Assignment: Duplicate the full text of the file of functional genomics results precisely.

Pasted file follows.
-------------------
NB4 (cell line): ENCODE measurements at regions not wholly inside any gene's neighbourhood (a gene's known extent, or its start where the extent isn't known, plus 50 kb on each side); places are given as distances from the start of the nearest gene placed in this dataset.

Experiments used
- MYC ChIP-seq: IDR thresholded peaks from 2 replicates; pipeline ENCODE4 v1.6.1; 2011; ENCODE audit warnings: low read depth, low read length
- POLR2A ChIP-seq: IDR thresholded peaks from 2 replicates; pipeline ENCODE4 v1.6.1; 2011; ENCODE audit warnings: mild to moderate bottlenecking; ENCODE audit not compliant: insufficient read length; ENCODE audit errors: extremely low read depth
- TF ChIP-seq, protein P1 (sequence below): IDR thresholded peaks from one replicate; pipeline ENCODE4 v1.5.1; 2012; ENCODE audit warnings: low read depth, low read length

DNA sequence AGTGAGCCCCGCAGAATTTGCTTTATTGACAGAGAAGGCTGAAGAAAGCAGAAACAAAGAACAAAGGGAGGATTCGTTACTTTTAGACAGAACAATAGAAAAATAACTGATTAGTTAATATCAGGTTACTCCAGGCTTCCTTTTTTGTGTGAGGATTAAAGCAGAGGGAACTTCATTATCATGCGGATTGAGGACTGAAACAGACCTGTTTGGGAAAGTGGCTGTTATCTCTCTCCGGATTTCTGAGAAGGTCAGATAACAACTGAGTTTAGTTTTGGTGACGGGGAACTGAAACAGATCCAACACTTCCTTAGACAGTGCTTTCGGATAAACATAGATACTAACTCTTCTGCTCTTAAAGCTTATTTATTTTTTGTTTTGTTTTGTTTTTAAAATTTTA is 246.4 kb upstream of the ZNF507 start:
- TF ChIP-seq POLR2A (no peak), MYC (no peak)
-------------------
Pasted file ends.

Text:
NB4 (cell line): ENCODE measurements at regions not wholly inside any gene's neighbourhood (a gene's known extent, or its start where the extent isn't known, plus 50 kb on each side); places are given as distances from the start of the nearest gene placed in this dataset.

Experiments used
- MYC ChIP-seq: IDR thresholded peaks from 2 replicates; pipeline ENCODE4 v1.6.1; 2011; ENCODE audit warnings: low read depth, low read length
- POLR2A ChIP-seq: IDR thresholded peaks from 2 replicates; pipeline ENCODE4 v1.6.1; 2011; ENCODE audit warnings: mild to moderate bottlenecking; ENCODE audit not compliant: insufficient read length; ENCODE audit errors: extremely low read depth
- TF ChIP-seq, protein P1 (sequence below): IDR thresholded peaks from one replicate; pipeline ENCODE4 v1.5.1; 2012; ENCODE audit warnings: low read depth, low read length

DNA sequence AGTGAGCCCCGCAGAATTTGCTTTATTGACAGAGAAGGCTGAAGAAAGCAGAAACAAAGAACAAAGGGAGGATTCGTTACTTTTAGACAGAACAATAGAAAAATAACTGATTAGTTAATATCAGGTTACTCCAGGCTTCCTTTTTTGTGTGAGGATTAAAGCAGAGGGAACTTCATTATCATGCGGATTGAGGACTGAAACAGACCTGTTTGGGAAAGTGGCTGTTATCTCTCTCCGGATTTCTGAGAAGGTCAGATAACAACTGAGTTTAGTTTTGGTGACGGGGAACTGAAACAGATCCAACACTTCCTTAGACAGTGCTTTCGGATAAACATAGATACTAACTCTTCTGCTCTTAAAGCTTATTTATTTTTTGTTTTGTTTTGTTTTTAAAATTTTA is 246.4 kb upstream of the ZNF507 start:
- TF ChIP-seq POLR2A (no peak), MYC (no peak)